Primo, Pasquale (2021) .Functional evolutionary studies of the sex-determining pathway of Ceratitis capitata: MoY ectopic expression and CRISPR/Cas9 targeting of Cctra and Ccdsx genes lead to sex reversals. [Tesi di dottorato]

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Item Type: Tesi di dottorato
Resource language: English
Title: .Functional evolutionary studies of the sex-determining pathway of Ceratitis capitata: MoY ectopic expression and CRISPR/Cas9 targeting of Cctra and Ccdsx genes lead to sex reversals
Creators:
CreatorsEmail
Primo, Pasqualepasquale.primo@unina.it
Date: 2021
Number of Pages: 75
Institution: Università degli Studi di Napoli Federico II
Department: Biologia
Dottorato: Biologia
Ciclo di dottorato: 33
Coordinatore del Corso di dottorato:
nomeemail
Salvatore, Cozzolinocozzolin@unina.it
Tutor:
nomeemail
Saccone, GiuseppeUNSPECIFIED
Date: 2021
Number of Pages: 75
Keywords: CRISPR/Cas9, sex determination, Ceratitis capitata
Settori scientifico-disciplinari del MIUR: Area 05 - Scienze biologiche > BIO/18 - Genetica
Date Deposited: 23 Jul 2021 10:51
Last Modified: 07 Jun 2023 11:02
URI: http://www.fedoa.unina.it/id/eprint/14231

Collection description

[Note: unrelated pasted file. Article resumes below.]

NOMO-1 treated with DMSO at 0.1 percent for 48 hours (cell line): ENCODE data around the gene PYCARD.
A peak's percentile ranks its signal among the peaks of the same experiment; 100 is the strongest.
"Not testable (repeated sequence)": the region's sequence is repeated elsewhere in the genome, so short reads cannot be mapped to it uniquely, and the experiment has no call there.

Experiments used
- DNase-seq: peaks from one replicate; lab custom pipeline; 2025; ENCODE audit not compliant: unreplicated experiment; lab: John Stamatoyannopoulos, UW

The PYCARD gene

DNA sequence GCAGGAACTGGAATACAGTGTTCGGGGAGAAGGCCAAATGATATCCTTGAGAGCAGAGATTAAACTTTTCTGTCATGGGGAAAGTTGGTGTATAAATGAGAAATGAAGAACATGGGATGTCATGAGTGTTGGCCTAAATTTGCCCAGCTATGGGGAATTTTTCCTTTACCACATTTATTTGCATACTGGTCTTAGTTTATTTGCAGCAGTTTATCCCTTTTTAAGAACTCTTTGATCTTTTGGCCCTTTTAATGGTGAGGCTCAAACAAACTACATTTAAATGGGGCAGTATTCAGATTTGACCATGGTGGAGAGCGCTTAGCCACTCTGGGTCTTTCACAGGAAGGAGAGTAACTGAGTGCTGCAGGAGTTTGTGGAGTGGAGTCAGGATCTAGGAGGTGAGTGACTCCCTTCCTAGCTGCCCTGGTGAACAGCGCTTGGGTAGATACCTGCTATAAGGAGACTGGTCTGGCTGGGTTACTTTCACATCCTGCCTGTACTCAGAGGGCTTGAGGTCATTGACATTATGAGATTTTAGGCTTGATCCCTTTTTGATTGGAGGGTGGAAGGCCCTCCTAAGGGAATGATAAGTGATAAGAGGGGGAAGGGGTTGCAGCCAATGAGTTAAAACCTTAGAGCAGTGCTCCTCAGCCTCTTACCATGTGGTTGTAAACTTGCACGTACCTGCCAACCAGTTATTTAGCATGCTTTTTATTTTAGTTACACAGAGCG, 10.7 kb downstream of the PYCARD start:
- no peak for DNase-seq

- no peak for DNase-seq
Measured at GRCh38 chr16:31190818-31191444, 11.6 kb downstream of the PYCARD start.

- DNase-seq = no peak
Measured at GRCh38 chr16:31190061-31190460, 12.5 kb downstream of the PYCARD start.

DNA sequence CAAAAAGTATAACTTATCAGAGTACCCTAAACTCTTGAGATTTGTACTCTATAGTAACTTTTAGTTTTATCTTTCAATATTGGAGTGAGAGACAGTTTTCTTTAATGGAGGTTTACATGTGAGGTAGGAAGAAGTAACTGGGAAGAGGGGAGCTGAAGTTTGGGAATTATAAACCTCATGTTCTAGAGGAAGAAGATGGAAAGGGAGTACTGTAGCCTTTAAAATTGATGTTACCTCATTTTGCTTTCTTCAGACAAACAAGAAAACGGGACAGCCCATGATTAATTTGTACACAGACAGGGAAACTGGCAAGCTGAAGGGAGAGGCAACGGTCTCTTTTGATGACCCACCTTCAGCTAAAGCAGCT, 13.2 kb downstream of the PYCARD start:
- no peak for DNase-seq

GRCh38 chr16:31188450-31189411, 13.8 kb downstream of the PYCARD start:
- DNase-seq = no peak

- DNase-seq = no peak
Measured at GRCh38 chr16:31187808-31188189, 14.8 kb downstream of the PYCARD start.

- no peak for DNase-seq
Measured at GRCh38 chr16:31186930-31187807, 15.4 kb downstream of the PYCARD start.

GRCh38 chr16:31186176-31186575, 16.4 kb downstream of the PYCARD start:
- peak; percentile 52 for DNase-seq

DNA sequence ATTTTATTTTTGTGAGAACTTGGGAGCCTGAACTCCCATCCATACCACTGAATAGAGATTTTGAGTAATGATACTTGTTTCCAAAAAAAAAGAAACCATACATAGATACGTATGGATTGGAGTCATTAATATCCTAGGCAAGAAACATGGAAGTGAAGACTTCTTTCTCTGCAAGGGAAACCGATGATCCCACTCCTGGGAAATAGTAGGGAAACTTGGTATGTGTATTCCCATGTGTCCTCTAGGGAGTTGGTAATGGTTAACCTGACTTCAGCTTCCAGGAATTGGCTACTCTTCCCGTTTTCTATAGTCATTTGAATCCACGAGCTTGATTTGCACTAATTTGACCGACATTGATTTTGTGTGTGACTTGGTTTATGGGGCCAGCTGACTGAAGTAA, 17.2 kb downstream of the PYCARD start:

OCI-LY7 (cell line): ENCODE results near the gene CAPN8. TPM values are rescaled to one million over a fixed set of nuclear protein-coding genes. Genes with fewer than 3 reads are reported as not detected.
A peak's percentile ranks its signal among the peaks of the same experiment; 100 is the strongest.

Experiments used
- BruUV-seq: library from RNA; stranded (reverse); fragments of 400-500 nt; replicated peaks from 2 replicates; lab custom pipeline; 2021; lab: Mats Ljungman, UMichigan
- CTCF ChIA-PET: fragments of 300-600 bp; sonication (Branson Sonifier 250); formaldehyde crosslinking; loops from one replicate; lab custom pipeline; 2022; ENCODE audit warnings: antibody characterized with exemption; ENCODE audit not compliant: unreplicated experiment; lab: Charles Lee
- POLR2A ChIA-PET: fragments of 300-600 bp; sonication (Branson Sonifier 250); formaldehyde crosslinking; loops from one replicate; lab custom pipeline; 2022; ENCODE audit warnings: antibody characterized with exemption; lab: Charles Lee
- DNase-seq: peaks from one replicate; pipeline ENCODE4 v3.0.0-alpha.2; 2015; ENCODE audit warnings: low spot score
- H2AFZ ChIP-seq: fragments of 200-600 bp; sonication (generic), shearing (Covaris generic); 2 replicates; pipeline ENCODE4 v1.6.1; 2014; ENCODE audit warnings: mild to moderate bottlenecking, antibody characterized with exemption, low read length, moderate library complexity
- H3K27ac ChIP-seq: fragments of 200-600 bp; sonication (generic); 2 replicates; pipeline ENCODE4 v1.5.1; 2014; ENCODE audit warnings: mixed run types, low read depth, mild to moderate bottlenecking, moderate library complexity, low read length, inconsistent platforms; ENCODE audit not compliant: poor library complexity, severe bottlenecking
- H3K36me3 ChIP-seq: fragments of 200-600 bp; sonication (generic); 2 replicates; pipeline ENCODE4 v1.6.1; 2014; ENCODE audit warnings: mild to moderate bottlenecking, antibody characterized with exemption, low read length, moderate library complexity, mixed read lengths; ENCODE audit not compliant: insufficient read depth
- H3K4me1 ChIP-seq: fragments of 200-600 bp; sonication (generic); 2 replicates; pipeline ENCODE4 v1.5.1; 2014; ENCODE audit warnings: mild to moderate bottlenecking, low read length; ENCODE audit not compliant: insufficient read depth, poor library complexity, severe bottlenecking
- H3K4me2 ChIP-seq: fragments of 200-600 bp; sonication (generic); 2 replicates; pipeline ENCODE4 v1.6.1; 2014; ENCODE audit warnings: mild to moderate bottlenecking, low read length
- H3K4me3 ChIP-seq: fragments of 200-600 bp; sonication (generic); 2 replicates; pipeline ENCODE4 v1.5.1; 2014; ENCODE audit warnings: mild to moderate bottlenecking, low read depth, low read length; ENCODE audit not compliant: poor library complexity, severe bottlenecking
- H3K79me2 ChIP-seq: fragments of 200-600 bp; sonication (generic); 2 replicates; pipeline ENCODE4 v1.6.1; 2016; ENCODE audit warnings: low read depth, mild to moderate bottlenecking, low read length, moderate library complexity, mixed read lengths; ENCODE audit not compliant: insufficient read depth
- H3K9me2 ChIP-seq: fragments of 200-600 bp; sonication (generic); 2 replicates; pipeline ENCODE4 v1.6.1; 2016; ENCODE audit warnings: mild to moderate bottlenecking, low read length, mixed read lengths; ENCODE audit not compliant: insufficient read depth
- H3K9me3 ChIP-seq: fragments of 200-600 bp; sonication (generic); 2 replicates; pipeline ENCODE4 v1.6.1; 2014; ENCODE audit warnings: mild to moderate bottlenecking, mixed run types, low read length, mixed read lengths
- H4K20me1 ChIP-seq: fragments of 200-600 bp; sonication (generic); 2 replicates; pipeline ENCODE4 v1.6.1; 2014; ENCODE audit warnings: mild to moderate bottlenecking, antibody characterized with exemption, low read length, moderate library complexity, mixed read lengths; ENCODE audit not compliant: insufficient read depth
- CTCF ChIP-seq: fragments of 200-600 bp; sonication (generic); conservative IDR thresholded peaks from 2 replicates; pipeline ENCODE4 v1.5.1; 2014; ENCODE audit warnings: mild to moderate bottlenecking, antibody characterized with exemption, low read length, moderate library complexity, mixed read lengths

The Ceratitis capitata, also known as the Mediterranean fruit fly or Medfly, is one of the most dangerous agricultural pest insects considering its ability to parasite hundreds of fruits, nuts and crops. Ceratitis capitata and Drosophila melanogaster share a relatively recent common ancestry of about 120 million years ago. Based on this phylogenetic relationship, Ceratitis and Drosophila preserved segments of their sex respective determination pathways. In Drosophila, the sex determination pathway starts from a primary signal based on the number of X chromosomes. The presence of two chromosomes allows the functional and female-specific splicing of the master gene regulator of sex determination Sex-lethal (Sxl). Sxl is a splicing factor that drives the female-specific splicing of the downstream gene transformer. The transformer gene encodes for an SR-rich protein that regulates the female-specific splicing of the doublesex gene, a transcriptional factor involved in the transcription of the somatic female differentiation genes and the repression of the male-specific ones. Whilst, in the case of just one X chromosome, Sxl male-specific and tra non-sex-specific mRNAs contain truncated, non-functional, open reading frames, and doublesex produces by default a male-specific protein isoform promoting male somatic differentiation. In brief, the Drosophila sex determination pathway is based on the hierarchy Sxl>tra>dsx. Drosophila, also in Ceratitis female, a functional female-specific tra (Cctra), drives doublesex female-specific splicing. Differently from Drosophila, Cctra can autoregulate in XX embryos until adulthood,promoted by maternal mRNA, and maintained by a positive feedback loop its activation (Pane et al., 2002), with the help of the auxiliary factor Cctra-2 (Salvemini et al., 2009). In males bearing the Y chromosome, tra mRNAs contain truncated open reading frames leading to non-functional peptides, and doublesex produces by default a male-specific isoform. However, a different primary signal is present in this species, based on a male-specific Y-linked dominant signal, M, repressing Cctra in XY, which in the master gene regulator is a transformer (Cctra). Recently, we have identified the primary Y-linked dominant signal necessary for male differentiation: Maleness-on-the-Y (MoY) (Meccariello et al., 2019). MoY encodes for a 70aa long protein, showing no apparent relationship with other Tephritidae. I have shown that injections of recombinant MOY in medfly XX embryos have partial masculinisation activity at the phenotypic and molecular level. We have also shown that transient RNAi targeting MoY confirms that MoY has a crucial role in maleness determination and that XY females are surprisingly fertile. During my PhD thesis, I have extended these studies and showed that embryos injections of Bactrocera dorsalis and Bactrocera oleae MOY recombinant proteins in XX-only embryos led to a molecular Cctra male-specific splicing but no to a significative phenotype alteration. Considering the efficacy of the CRISPR/Cas9 approach by Cas9 protein complexes embryos injections in the Medfly (Meccariello et al., 2017; idem, 2019), I have applied this technique targeted the Cctransformer and, more recently, the Ccdoublesex genes. Interestingly, I have found that Cctra Cas9 targeting led to a complete female to male sex reversal even in the absence of changes in the DNA sequence due to an unexpected CRISPR/Cas9 interference (Primo et al., 2020). Furthermore, I have found that Ccdsx Cas9 targeting (common region present in both sex-specific isoforms) led either to masculinisation of XX individuals or feminisation of XY individuals rather than an expected intersexual phenotype. We have discovered that Ccdsx sex-specific isoforms seem to have regulatory feedbacks on the upstream Cctra gene, to either CcdsxM to stabilise male-specific Cctra splicing or CcdsxF to stabilise Cctra female-specific splicing. We asked if these novel dsx feedback tra are evolutionarily conserved in Drosophila melanogaster, and we have found preliminary evidence supporting this model. I have achieved the fully female-to-male reversion even without a high rate of indels introduction. In the end, I have targeted the Ccdoublesex gene showing that its disruption affects both doublesex splicing and transformer splicing, its upstream regulator.

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